But MGX and Jared Lazeson are on to something quite revolutionary. You see a lot of lithium comes from brine found in basins. Chile, Argentina and Bolivia are home to a lot of the production of lithium. Basically they drill the basins until they come to the brine. They pump it to the surface and spread it out in giant ponds where the water eventually evaporates and they can collect the solid material containing the salt, magnesium and lithium and then further concentrate the material for sale as a commodity. In these basins, naturally the brine is considered valuable, an asset.
But there is a giant economic activity where brine is considered a liability. That's the oil and gas business. You see when you drill an oil well and the oil flows to the surface or you pump it up, you have something the energy business calls a "Water Cut." You are not only bring up oil, in many fields, you are bringing up brine or simply put, salt water.
In some fields, for every barrel of oil they produce, they may produce 50-100 barrels of brine. That brine contains high values of salt and lithium and magnesium and even silica. The same material that is considered an asset in a basin in South America is thought of as a liability in the oil business. The oil companies have to retrieve the oil from the fluid and pump the waste back down a hole. It's a giant problem getting rid of the water.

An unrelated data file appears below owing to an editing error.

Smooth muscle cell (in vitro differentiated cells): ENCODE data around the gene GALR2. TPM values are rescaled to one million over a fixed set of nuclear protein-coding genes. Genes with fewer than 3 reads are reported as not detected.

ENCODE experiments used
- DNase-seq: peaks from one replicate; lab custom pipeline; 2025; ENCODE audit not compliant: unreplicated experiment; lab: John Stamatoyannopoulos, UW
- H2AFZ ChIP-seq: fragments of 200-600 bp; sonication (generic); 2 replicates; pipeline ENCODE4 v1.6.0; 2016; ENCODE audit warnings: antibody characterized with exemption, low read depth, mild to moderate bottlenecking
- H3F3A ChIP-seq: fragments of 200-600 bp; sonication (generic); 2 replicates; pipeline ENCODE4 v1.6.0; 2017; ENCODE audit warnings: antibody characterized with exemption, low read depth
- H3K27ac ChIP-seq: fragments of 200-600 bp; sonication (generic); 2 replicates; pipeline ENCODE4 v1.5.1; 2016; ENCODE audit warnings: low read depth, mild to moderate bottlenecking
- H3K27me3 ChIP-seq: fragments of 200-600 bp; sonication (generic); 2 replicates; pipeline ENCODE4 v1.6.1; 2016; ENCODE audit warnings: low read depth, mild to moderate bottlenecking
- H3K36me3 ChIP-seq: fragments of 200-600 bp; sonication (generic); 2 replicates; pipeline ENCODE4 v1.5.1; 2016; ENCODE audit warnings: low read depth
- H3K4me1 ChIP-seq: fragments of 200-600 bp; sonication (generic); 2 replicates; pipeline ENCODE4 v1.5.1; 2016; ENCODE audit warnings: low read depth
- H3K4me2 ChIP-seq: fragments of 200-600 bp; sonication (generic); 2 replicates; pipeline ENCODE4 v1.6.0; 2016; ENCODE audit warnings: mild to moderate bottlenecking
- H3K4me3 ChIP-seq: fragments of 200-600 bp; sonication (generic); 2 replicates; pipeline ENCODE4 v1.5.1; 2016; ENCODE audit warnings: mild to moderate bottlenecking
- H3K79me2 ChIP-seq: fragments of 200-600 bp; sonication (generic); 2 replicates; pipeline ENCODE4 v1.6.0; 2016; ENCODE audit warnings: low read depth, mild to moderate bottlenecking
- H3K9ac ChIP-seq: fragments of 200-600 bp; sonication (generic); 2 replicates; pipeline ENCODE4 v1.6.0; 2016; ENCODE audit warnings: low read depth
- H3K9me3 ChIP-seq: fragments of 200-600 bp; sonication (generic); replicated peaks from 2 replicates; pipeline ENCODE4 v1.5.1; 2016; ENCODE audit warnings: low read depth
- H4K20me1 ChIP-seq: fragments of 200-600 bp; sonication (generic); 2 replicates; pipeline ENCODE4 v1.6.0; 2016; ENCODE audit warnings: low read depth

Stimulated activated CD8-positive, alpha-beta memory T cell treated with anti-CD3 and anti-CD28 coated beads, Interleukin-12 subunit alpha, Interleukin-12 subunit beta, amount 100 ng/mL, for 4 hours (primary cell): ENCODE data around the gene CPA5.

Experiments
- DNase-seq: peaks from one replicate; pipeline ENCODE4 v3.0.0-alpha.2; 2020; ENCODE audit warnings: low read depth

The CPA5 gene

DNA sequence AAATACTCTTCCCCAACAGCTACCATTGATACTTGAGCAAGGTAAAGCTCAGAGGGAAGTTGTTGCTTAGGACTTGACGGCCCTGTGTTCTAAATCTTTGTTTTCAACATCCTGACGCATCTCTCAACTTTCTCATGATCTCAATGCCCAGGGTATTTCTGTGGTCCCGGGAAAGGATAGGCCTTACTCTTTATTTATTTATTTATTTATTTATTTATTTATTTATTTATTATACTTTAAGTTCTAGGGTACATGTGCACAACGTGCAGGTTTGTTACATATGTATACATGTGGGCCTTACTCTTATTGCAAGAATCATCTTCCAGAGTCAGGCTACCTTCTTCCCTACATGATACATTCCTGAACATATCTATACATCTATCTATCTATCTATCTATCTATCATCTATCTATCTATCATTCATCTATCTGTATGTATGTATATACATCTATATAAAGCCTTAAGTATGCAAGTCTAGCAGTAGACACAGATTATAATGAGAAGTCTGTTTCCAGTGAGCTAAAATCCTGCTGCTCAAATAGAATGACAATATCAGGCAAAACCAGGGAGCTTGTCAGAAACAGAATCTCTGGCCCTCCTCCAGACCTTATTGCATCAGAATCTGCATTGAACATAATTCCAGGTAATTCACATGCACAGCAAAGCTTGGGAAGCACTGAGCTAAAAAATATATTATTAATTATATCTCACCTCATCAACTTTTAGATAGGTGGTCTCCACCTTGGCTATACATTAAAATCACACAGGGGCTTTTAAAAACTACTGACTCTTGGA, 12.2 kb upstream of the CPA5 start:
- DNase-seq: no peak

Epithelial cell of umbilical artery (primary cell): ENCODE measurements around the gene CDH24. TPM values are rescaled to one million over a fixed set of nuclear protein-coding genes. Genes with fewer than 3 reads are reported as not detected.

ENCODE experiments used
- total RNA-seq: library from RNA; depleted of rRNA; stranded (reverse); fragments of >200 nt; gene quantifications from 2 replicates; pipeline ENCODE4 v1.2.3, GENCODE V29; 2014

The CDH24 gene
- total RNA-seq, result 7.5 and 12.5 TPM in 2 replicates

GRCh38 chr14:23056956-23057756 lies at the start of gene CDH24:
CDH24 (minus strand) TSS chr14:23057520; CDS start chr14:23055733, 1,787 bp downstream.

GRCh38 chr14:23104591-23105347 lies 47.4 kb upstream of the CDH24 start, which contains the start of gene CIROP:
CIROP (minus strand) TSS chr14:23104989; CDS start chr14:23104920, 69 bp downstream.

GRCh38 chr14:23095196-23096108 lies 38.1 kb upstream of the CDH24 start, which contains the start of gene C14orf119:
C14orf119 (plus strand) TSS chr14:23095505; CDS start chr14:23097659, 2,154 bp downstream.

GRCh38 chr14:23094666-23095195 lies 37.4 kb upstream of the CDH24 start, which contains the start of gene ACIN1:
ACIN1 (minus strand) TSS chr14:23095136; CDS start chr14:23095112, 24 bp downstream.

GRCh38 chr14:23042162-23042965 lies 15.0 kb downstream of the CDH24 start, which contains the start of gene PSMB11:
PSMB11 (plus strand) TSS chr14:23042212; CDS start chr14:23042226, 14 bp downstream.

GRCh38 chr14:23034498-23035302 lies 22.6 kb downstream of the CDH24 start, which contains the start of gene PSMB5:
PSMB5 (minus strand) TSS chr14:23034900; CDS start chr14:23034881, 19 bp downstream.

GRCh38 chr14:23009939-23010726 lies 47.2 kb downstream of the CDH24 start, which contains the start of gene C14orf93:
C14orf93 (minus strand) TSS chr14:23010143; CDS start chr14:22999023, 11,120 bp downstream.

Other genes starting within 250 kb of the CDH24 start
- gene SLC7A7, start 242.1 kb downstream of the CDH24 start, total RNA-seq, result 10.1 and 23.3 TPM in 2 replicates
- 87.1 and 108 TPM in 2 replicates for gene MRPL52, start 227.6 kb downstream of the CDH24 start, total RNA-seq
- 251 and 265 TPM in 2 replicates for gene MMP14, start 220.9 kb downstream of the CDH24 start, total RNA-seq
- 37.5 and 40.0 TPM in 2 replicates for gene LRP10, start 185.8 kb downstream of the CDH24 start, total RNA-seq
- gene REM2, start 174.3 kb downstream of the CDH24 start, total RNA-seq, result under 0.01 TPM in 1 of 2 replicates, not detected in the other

Jared Lazeson got together with some of the smartest technical guys in the oil and gas business and they have come up with a process to take the brine that the energy people consider a liability and remove the lithium and magnesium and salt and silica as valuable byproducts. They are turning a liability for the oil business into an asset in a potential profit center. Now that's revolutionary.
MGX is in the process of picking up the company named PurLucid who invented the process and Jared believes in the concept to the point his people have patented the process. The acquisition was announced on September 15th of 2016. It calls for MGX to invest $5 million to obtain 50% of PurLucid over two years and an additional $10 million to buy the remaining 50%. PurLucid is in the final stages of finishing the pilot plant to prove the process and develop working costs and profit potential.
MGX is doing a lot of things beyond my understanding and certainly beyond the understanding of the several people who have written about the company in the past two weeks.